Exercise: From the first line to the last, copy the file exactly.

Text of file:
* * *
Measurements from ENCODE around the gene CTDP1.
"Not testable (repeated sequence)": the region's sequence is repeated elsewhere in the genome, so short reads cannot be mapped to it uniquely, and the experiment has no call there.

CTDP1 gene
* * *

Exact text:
Measurements from ENCODE around the gene CTDP1.
"Not testable (repeated sequence)": the region's sequence is repeated elsewhere in the genome, so short reads cannot be mapped to it uniquely, and the experiment has no call there.

CTDP1 gene